Many will have read the poem from an unknown author highlighting that,
‘we are in the same storm, but not in the same boat.’
I believe that to be true. In this short blog I want to share some personal and professional reflections that might help to develop this analogy further and explore how the public sector can recover from the effects of COVID-19 and fundamentally transform. As we pass through this storm, it feels important that the population and public sector workers find a safe place to land. But how do we build this harbour and what makes it safe?
I want to share what it has been like as a Father, caring for my middle daughter who has been quite seriously unwell for a couple of years. Her symptoms are not unlike those who have been diagnosed with ‘Long COVID’. And yet it isn’t the details of the illness that I want to share, it is our experience as parents who for the first time needed the public sector to stabilise our boat and save us from going under. At times I had an overwhelming sense of powerlessness. All of a sudden, we were surrounded by professionals. A guidance teacher, paediatrician, physiotherapist, advanced nurse practitioner and a visiting teacher. Our experience was on the whole, excellent. However, there were a few occasions when I could see how the system could get in the way of improving my daughter’s outcomes. At one point it felt like a significant decision was being taken without us. This reinforced a feeling of powerlessness and felt uncomfortable because we knew our daughter best and could see the outcome of the decision could potentially be harmful for her.
But there were also so many good experiences to share. We knew that the guidance teacher had our back. She argued our case when we couldn’t. She ‘understood’ our situation and helped us push back against the ‘system’ to develop person-centred solutions. We had a kind visiting teacher who developed a plan that involved just the right amount of teaching. The Paediatrician listened to our story, asked insightful questions and provided reassurance. At the end of one appointment, she said to us, ‘I wish I could do more for you.’ Of course, we needed her expertise to make the diagnosis, but it was her listening and compassion that was particularly impactful. The Physiotherapist gave us the tools to affect change. At the end of one of our conversations with her she said something that I’ll never forget, ‘Listen, you two are doing a great job.’ It wasn’t patronising. It was calming. She knew it was what we needed to hear to stop the boat listing.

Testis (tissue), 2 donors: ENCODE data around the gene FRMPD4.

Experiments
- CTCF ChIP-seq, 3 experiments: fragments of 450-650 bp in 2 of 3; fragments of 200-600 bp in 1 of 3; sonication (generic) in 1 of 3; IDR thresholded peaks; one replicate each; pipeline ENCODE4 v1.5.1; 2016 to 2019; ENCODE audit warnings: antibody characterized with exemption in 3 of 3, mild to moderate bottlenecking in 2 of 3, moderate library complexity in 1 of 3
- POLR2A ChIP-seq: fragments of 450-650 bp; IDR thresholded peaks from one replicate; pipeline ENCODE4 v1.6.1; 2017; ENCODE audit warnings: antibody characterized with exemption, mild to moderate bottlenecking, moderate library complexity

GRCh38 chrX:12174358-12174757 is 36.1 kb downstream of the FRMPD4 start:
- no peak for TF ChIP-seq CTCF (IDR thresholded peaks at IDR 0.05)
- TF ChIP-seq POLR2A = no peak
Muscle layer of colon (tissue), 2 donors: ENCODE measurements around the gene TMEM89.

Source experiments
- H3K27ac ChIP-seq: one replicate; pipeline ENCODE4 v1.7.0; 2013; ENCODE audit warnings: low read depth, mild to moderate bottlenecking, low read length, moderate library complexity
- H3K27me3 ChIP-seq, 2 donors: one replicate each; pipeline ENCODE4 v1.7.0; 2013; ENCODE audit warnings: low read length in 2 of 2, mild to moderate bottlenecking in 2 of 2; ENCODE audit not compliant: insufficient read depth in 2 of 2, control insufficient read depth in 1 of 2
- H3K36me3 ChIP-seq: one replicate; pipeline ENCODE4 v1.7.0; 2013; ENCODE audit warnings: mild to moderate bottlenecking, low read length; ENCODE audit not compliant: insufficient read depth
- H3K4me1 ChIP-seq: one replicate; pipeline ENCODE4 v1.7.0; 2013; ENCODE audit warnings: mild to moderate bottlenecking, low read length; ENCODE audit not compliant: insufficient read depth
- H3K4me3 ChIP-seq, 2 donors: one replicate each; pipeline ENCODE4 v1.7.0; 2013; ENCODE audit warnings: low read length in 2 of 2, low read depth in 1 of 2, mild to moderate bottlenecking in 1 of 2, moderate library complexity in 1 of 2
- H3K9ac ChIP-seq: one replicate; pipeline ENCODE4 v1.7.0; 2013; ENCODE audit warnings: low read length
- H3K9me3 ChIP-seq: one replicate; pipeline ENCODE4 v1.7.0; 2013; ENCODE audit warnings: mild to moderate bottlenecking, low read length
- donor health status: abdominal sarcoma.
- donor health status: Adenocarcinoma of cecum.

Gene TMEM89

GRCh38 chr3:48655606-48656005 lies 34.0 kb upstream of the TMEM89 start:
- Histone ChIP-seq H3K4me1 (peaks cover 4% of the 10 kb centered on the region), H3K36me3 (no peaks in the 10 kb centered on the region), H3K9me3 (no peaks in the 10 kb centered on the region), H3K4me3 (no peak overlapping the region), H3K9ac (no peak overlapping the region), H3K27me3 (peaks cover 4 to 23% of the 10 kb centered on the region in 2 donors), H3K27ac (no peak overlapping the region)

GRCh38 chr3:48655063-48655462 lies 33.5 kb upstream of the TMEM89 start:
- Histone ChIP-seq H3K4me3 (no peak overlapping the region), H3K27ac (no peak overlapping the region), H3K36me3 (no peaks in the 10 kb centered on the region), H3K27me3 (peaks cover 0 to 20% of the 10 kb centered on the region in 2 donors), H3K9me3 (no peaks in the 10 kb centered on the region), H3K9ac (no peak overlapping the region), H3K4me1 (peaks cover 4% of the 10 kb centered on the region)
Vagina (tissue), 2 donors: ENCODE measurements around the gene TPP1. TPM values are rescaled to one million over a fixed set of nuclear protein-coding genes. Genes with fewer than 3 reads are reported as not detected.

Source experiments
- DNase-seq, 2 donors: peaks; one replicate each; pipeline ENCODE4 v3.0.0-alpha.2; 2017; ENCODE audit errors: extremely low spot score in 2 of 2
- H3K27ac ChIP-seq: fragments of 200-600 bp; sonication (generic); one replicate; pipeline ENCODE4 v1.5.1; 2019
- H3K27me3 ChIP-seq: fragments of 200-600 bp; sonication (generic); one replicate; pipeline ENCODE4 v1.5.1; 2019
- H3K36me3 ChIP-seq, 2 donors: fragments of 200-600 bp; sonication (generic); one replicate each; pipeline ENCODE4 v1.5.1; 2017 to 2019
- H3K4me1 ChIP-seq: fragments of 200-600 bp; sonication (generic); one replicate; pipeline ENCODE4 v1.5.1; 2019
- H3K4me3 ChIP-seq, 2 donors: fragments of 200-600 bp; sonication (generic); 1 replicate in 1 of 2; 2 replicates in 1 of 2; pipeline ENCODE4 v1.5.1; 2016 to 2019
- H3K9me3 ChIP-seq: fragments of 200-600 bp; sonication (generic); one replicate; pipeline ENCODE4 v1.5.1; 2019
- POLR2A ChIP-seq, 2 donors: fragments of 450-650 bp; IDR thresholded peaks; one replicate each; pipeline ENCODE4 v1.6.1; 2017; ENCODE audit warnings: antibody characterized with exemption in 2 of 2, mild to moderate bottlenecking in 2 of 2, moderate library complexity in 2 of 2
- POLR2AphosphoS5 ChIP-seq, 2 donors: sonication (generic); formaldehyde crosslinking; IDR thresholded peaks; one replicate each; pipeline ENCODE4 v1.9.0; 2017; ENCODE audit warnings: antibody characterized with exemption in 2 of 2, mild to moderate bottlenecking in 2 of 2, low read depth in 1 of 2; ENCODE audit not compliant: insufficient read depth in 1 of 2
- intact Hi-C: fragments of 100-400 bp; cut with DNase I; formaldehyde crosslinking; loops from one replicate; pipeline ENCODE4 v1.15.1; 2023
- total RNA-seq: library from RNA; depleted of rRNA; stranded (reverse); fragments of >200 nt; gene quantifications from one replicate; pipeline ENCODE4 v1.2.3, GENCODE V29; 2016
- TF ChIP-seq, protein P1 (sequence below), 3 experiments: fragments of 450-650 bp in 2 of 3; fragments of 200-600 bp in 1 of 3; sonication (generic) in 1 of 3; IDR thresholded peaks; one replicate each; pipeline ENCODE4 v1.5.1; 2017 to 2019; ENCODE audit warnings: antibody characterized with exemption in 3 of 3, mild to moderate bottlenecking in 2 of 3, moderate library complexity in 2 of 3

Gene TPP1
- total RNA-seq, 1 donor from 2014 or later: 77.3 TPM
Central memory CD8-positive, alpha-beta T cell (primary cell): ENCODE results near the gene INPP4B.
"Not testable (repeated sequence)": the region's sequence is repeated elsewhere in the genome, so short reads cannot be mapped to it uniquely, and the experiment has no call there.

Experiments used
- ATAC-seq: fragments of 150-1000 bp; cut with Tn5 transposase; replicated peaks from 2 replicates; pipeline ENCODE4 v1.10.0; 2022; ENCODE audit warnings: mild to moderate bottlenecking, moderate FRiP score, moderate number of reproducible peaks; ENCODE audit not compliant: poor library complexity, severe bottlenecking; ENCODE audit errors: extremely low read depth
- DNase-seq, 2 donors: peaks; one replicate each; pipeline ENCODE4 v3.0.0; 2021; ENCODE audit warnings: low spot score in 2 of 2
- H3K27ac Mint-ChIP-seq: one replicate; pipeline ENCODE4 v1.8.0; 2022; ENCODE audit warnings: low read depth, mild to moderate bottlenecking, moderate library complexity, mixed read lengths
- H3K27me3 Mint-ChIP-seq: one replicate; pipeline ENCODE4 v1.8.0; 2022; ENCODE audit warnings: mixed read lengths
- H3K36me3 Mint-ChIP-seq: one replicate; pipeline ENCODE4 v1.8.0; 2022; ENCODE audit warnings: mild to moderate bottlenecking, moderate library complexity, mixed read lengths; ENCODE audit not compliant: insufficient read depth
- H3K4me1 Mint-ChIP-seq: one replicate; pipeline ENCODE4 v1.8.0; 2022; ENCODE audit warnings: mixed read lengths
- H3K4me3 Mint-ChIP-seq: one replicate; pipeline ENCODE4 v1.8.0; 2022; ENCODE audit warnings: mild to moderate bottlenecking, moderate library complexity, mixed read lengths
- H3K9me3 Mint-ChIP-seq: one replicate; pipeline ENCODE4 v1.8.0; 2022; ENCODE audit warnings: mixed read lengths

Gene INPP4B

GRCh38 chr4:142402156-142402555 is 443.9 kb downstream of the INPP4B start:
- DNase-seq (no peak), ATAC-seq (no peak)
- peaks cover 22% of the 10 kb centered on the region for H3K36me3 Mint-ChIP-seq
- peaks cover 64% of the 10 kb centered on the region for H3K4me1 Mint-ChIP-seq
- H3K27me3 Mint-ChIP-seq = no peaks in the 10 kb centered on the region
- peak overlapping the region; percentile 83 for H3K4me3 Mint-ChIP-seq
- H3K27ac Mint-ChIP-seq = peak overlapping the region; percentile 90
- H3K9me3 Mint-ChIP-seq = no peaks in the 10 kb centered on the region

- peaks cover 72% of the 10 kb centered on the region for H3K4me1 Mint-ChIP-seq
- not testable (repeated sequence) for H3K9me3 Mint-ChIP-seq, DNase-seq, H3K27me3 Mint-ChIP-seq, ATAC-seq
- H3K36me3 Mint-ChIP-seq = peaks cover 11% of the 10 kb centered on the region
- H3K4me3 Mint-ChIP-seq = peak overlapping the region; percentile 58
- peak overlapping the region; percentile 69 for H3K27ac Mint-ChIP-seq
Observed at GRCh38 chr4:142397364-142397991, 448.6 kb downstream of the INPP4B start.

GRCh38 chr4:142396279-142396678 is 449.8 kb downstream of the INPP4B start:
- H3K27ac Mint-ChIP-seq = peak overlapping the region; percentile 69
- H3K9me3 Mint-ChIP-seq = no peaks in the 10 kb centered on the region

Let me turn now to the staff in the public sector and my perspective as a leader in the NHS. I am concerned that following the trauma of COVID-19 that we face a tsunami of ill health, brokenness and disengagement. What will it take to prevent their boats sinking and ultimately help them find a safe place to land? When my daughter got sick, as a family we had to ask ourselves what we needed to stop our boat from sinking. As a leader, I have found myself asking similar questions when it comes to our staff. What will it take to prevent their boats sinking and ultimately help them find a safe place to land?’